It should be noticed that Fig. 10(b) is similar to the phase diagram of the binary five-layer superlattice (Fig. 7). We now understand that the reduced transition temperature of the PDW state in the five-layer system is due to the reduced Josephson coupling between the outermost layers. In other words, the superconducting inner layers play a role of the spacer layers. Indeed, the PDW state is mainly induced by the outermost layers where the superconductivity is protected against the paramagnetic effect by the RSOC. For example, we obtain the layer-dependent order parameter in the five-layer PDW state.

Finally, we discuss the superconductivity in the bilayer -doped SrTiO Inoue and the bilayer interface LaAlO/SrTiO/LaAlO. Nakosai The Fermi velocity estimated for a carrier density cm on the basis of the three-orbital tight binding model Nakamura2013 is approximately twice as large as that in our model. Since the lattice constant along the -axis Å is nearly half of CeCoIn, the orbital effect in the SrTiO heterostructures is comparable to our model. Thus, the bilayer system sandwiching three non-superconducting layers may be a platform of the odd-parity PDW state. Then, the inter-layer coupling between superconducting layers may be small, and therefore, the PDW state may appear in the low temperature region, as shown in Fig. 10(b). The kink in the upper critical field would be a signature of the PDW state.

## V Topological Superconductivity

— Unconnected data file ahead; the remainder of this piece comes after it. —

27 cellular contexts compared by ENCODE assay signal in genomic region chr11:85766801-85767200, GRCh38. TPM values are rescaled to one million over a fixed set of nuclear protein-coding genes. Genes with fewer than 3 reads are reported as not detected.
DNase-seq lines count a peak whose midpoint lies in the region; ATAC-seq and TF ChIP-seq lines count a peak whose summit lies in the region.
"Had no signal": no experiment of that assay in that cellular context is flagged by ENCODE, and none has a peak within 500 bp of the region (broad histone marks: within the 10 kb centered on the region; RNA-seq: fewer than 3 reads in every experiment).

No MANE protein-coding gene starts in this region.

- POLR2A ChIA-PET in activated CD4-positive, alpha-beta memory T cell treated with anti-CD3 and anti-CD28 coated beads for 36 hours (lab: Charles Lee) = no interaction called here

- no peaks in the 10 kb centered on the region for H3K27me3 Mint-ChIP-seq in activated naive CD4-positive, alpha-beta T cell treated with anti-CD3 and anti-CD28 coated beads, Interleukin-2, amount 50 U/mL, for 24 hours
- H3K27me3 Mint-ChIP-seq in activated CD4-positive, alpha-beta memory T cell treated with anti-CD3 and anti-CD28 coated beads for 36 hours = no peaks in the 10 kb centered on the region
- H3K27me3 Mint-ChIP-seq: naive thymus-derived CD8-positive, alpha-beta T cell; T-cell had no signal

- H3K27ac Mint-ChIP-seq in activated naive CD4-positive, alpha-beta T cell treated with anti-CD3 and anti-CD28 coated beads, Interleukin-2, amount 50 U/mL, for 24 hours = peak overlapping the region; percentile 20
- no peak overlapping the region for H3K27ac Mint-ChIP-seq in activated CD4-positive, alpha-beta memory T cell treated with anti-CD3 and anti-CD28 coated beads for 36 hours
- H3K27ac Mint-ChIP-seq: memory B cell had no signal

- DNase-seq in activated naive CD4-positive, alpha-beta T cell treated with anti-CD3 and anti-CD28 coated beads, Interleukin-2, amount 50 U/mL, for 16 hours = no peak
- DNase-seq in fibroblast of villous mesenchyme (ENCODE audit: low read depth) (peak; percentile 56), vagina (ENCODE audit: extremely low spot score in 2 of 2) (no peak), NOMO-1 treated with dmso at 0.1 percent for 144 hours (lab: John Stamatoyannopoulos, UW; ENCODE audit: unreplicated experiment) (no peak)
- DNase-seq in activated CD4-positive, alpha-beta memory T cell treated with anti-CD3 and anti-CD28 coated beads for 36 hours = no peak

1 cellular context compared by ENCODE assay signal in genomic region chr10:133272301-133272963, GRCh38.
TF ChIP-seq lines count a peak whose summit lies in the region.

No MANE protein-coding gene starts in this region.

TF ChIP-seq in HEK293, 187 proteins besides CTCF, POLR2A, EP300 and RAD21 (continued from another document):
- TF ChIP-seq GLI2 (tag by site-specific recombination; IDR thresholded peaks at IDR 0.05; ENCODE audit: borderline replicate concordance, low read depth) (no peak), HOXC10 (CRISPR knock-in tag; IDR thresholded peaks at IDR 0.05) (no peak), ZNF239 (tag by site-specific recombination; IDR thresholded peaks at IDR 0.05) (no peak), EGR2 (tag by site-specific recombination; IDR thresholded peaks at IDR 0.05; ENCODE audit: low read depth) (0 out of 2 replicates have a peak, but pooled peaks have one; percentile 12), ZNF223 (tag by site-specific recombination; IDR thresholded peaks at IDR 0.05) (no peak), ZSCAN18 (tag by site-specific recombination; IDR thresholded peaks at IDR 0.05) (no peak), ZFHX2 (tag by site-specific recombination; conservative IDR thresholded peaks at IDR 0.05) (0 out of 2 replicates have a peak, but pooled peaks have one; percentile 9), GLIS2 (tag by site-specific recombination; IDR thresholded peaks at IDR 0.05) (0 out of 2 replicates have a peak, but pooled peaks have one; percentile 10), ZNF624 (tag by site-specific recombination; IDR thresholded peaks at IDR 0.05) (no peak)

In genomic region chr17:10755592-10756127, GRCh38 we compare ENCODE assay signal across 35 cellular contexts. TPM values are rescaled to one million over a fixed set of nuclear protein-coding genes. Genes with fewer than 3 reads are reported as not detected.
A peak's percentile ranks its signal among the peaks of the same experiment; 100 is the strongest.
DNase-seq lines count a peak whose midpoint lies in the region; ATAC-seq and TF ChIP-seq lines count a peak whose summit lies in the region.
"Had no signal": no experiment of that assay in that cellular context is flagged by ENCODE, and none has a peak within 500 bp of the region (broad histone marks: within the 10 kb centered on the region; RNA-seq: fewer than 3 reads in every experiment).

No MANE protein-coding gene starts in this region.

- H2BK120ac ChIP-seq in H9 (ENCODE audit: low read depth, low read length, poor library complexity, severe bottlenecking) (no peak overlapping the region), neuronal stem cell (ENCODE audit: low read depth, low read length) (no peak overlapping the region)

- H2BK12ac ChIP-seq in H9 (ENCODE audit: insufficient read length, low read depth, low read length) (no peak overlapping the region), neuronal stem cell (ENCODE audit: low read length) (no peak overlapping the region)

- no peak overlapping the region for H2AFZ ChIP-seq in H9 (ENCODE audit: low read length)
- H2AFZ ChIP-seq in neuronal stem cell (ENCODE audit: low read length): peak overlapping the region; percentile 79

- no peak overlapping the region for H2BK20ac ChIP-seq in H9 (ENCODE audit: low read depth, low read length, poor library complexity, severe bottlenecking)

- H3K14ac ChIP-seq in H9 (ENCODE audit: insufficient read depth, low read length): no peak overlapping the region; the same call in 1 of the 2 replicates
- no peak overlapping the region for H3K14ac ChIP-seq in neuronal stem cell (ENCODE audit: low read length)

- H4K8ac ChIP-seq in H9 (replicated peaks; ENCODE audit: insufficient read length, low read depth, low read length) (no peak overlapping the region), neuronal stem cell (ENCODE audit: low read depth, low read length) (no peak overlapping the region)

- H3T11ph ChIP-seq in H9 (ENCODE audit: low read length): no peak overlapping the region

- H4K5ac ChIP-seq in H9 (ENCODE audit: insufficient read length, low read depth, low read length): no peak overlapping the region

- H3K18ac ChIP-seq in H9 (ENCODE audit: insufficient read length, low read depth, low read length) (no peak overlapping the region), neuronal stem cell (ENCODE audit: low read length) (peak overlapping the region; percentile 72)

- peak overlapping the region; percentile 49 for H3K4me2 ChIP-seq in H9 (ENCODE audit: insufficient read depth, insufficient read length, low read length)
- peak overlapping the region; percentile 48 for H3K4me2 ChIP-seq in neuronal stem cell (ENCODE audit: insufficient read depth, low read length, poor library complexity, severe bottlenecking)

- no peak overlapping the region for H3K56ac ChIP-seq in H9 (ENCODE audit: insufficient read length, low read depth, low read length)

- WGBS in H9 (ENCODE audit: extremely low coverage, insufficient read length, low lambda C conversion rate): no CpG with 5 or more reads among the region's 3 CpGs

Topologically non-trivial insulators and SCs have evolved into one of the major research topics of modern condensed matter physics recently. Qi-Zhang2011; Tanaka2012 In particular, topological superconductivity attracts a great deal of attention since the Majorana state satisfying the non-Abelian statistics appears at the edge and dislocations. Read-Green; Ivanov; Kitaev2001 In addition to the “strong” topological phases classified based on the topological Periodic Table, Schnyder; Kitaev2009 theories on the symmetry-protected topological superconducting phases (topological crystalline superconductivity) have developed recently. Zhang; Chiu2013; Morimoto; Shiozaki; Chiu2014 In the c-axis magnetic field the odd-parity PDW state is a topological crystalline SC protected by mirror symmetry. Yoshida2015 The mirror symmetry along the ab plane protects the topological invariant, that is mirror Chern number Ueno-Sato of symmetry class . We obtain the finite mirror Chern number , marking the topologically non-trivial properties of superconductivity, when the number of superconducting layers is odd. Yoshida2015 On the other hand, the mirror Chern number is no longer a topological invariant, when the magnetic field is tilted from the axis.